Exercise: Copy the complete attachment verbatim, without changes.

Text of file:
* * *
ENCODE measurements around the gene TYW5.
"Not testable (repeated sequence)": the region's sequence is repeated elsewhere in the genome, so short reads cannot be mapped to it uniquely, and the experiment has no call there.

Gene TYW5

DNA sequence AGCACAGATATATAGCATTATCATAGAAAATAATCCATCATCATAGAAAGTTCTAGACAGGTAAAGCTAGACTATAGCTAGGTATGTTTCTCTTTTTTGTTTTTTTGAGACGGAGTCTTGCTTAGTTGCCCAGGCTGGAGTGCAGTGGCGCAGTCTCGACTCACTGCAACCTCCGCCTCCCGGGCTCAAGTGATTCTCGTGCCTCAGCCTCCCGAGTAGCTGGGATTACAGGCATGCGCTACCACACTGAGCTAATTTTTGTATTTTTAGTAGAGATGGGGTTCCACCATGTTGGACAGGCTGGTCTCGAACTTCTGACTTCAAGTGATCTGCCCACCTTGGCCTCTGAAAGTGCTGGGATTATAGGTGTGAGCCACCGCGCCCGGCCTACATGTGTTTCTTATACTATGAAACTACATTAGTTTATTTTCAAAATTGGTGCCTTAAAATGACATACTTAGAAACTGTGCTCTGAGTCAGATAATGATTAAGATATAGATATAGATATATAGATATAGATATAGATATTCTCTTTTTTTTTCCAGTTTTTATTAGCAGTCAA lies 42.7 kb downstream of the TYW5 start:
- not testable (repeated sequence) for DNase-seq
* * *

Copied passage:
ENCODE measurements around the gene TYW5.
"Not testable (repeated sequence)": the region's sequence is repeated elsewhere in the genome, so short reads cannot be mapped to it uniquely, and the experiment has no call there.

Gene TYW5

DNA sequence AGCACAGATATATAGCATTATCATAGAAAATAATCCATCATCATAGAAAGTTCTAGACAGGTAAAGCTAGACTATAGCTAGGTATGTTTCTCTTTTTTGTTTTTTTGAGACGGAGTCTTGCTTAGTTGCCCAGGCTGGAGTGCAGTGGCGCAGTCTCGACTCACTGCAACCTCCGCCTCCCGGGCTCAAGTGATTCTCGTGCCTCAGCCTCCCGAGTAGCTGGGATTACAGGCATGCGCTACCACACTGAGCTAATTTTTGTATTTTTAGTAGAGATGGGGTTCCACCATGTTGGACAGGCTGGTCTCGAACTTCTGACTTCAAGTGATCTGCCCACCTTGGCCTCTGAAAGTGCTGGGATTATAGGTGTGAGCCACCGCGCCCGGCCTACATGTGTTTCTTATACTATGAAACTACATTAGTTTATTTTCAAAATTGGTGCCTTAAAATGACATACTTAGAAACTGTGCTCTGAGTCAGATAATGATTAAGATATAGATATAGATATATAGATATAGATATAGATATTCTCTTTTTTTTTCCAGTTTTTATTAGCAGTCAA lies 42.7 kb downstream of the TYW5 start:
- not testable (repeated sequence) for DNase-seq